Wednesday, March 26, 2014

Sweet Potato Blintzes with Farmer's Cheese

My son is officially in toddlerdom, especially when it comes to meal time. Things that were once beloved now are given to the dog or belong to the floor (which then goes to the dog). Sometimes within one meal a food goes from being bad to good to bad again (mac and cheese is not a floor food!). It’s hard, especially when you worked hard on something, but it’s all worth the effort in turning my child into a foodie.

These were a hit on dinner 1 and breakfast 1 and less so for dinner 2. The sauce, which is I changed to blueberry because it is a food he still very much enjoys, was always popular. So despite the potential of the dog getting a fabulous meal, I’d say these are worth the time and, as a bonus, freeze really nicely. Adults can have some too and they taste extra great when you save them from the floor.

I’m including the original cranberry syrup recipe as I made it for the first set and it really is quite good. If you decide to go the blueberry route, cut the sugar in half.

Sweet Potato Blintzes with Farmer’s Cheese via The Smitten Kitchen Cookbook:

Yield 16 blintzes

1½ c. milk (whole is great, other fat levels are also fine)
6 large eggs
1½ c. all-purpose flour
¼ tsp. table salt
1 Tb. melted butter or neutral oil, for brushing the pan, plus additional for cooking blintzes  

About 4 medium sweet potatoes
2 c. farmer’s cheese
2 large egg yolks
¼ c. sugar
½ tsp. ground cinnamon
Few fresh gratings of nutmeg
Pinch of salt

Cranberry syrup-
2 c. fresh or frozen cranberries
¼ c. orange juice
½ c. sugar

Make the wrapper batter by combining all wrapper ingredients except for butter or oil in a blender. Pour the batter into a bowl, cover with plastic wrap, and refrigerate for an hour or up to 2 days.

Preheat your oven to 400 degrees. Bake the sweet potatoes on a tray for about 40 minutes, until soft. Let them cool in their skins. Once they’re cool, peel the sweet potatoes and mash them or run them through a potato ricer.
Preheat a medium skillet or crepe pan over medium-high heat. I don’t have a crepe pan. You probably don’t either. Don’t sweat it, your skillet is fine. Once it’s heated, brush the pan lightly with melted butter or oil. Pour ¼ cup batter into the skillet, swirling it until it evenly coats the bottom, and cook, undisturbed, until the bottom is golden and the top is set, about 2 minutes. No need to flip them. The key here is even heat and just a little bit of grease in your pan. Sounds complicated and come out perfect. Transfer the wrapper to a paper-towel-covered plate, cooked side down. Continue with the remaining batter.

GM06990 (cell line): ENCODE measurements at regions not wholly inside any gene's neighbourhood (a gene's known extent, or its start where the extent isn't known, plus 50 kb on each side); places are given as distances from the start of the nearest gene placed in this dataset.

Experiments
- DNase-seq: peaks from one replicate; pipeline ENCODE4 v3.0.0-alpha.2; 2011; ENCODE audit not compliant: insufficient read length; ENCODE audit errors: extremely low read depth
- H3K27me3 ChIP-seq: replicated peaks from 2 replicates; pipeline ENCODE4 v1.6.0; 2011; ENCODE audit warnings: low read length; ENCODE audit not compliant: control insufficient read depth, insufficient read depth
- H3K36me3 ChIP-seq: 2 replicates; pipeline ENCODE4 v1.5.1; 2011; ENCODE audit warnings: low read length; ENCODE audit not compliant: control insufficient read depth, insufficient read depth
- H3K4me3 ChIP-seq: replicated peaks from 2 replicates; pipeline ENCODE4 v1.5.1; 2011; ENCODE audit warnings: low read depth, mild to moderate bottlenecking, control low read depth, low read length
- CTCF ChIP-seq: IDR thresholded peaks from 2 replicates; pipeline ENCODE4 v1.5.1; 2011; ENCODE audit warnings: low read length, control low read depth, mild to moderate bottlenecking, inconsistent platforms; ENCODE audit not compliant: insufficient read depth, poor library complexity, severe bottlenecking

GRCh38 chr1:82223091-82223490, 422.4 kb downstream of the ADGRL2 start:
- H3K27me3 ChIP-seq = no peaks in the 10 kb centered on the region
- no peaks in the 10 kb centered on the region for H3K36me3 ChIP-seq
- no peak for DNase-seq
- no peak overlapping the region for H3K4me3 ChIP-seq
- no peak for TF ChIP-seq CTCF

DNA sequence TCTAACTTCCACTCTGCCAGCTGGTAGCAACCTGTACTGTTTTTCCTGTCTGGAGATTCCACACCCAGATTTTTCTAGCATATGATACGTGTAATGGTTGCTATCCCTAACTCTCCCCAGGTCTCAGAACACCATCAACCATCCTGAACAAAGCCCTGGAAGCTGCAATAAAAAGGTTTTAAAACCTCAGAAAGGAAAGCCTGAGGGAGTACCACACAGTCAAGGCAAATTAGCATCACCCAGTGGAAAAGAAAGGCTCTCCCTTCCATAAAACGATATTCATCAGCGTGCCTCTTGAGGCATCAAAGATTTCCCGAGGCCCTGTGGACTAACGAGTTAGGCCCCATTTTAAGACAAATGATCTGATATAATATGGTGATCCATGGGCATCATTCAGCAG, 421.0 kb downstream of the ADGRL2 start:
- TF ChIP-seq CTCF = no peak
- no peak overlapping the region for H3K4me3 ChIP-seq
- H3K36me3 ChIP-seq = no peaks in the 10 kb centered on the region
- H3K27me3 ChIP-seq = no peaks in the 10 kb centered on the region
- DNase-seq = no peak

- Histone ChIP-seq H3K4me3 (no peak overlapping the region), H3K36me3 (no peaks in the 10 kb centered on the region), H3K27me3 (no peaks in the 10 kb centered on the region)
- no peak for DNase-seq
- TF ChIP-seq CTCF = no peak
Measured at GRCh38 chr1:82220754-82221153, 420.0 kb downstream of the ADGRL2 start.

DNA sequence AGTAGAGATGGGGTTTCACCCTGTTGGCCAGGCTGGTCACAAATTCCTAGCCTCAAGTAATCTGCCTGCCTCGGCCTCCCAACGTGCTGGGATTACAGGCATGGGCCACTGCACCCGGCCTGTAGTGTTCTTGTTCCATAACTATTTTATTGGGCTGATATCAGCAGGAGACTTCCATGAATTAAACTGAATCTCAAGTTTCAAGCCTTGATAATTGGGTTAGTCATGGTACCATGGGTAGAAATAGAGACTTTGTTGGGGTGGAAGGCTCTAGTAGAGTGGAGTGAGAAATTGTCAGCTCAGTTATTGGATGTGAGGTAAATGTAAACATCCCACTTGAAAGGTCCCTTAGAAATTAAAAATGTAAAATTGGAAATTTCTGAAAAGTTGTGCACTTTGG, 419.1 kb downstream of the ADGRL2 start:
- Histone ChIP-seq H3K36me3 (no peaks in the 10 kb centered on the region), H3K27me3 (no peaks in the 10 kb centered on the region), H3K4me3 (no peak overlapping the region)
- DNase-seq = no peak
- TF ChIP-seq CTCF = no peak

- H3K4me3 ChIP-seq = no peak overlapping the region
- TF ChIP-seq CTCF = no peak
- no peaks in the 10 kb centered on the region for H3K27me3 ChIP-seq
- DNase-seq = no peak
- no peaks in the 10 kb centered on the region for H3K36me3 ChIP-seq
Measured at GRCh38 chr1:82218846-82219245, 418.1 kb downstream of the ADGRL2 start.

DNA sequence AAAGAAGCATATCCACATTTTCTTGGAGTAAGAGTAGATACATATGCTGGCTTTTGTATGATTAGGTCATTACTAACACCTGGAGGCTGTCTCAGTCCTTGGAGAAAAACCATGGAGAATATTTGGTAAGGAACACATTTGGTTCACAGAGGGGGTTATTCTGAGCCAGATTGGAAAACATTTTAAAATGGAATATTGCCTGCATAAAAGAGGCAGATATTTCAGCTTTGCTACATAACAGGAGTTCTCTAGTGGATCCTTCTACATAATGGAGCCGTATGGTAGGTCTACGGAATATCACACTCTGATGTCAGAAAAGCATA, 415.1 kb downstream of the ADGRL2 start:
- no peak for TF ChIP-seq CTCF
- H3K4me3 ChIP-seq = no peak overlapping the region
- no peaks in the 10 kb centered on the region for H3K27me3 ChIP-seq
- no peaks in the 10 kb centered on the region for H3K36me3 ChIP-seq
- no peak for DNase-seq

Once the sweet potato puree is cool, stir in the farmer’s cheese, egg yolks, sugar, cinnamon, nutmeg and salt.

If you plan to freeze these, do so before the browning step. They’ll taste great if you wait.

Preheat oven to 200 degrees. Put an ever-so-slightly heaped ¼ cup of filling in the center of each wrapper, and fold the opposite sides of wrapper over filling until they barely touch. If you had to read that 14 times like I did, it means take the two vertical sides of the wrapper. It’ll make sense in a second. Pull the end of the crepe nearest to you over the filling (away from you), and roll the rest of the way, to completely enclose filling, forming elongated, egg-roll-shaped packets. Reheat with the remaining blintzes and filling. Reheat your crepe skillet - or a larger one, if you want to cook more blintzes are a time - over medium heat and add more butter or oil to coat the pan. Place a few blintzes, seam side down, in a skillet, and cook them until they are golden brown and crisp, for about 5 minutes on each side. Transfer them to a baking sheet, and keep them warm in the over until they are ready to serve.
Now make the syrup. In a saucepan, over medium heat, simmer the cranberries, orange juice, and sugar together until the berries burst, about 7 to 10 minutes. Reduce the heat to medium-low, and simmer for 5 minutes more. Strain the syrup into a bowl.
Serve the blintzes warm with a drizzle of cranberry syrup and/or a dollop of sour cream.

If you’re lucky, your toddler will eat them and make you feel so proud. If not, they are also great in your own mouth.   

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